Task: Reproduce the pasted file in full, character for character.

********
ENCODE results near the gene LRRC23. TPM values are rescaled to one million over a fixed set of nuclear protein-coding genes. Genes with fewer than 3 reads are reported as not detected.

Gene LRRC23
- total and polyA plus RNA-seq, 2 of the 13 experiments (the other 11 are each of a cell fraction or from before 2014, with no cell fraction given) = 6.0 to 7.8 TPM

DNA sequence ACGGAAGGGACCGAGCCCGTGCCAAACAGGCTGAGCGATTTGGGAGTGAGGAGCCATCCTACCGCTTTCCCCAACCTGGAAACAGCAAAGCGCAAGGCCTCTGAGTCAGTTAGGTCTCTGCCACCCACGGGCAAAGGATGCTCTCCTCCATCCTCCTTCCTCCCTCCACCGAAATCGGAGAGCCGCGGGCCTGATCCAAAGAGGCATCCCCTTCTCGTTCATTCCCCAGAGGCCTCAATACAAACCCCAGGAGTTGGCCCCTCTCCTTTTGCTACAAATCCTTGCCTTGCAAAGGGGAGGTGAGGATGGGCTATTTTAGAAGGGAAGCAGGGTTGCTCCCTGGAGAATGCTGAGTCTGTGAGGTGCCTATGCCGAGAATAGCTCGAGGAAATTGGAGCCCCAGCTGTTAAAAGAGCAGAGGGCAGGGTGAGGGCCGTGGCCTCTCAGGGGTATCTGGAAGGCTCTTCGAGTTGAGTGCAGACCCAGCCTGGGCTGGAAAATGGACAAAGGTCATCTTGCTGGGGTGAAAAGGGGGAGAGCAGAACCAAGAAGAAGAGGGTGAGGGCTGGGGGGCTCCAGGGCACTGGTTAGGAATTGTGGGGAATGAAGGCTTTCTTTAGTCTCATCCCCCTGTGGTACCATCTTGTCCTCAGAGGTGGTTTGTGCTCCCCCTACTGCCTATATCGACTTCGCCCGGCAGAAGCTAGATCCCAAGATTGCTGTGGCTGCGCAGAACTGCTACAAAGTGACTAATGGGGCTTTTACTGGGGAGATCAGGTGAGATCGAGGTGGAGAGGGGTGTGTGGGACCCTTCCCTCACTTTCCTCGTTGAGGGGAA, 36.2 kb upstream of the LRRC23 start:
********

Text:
ENCODE results near the gene LRRC23. TPM values are rescaled to one million over a fixed set of nuclear protein-coding genes. Genes with fewer than 3 reads are reported as not detected.

Gene LRRC23
- total and polyA plus RNA-seq, 2 of the 13 experiments (the other 11 are each of a cell fraction or from before 2014, with no cell fraction given) = 6.0 to 7.8 TPM

DNA sequence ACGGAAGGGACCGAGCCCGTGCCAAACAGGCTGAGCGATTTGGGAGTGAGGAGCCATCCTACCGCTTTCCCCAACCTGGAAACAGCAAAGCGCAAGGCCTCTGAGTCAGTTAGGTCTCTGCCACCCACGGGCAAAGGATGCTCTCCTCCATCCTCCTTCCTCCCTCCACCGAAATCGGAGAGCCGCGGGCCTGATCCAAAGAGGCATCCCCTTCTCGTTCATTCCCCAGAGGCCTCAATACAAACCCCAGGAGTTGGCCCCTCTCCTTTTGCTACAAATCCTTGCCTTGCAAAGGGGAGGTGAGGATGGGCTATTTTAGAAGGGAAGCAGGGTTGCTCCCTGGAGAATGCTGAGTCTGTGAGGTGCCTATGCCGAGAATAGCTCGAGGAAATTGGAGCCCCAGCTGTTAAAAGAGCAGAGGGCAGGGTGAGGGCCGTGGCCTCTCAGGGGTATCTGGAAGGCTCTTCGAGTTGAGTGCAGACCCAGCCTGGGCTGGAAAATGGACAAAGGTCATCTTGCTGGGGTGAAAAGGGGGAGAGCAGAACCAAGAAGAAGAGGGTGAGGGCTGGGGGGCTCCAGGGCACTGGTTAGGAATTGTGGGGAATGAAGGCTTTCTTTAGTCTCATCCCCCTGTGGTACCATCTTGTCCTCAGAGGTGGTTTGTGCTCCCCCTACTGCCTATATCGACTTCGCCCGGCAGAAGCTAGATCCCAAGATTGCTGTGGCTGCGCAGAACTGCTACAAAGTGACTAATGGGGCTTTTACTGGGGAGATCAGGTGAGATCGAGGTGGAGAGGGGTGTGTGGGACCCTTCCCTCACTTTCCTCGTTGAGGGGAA, 36.2 kb upstream of the LRRC23 start: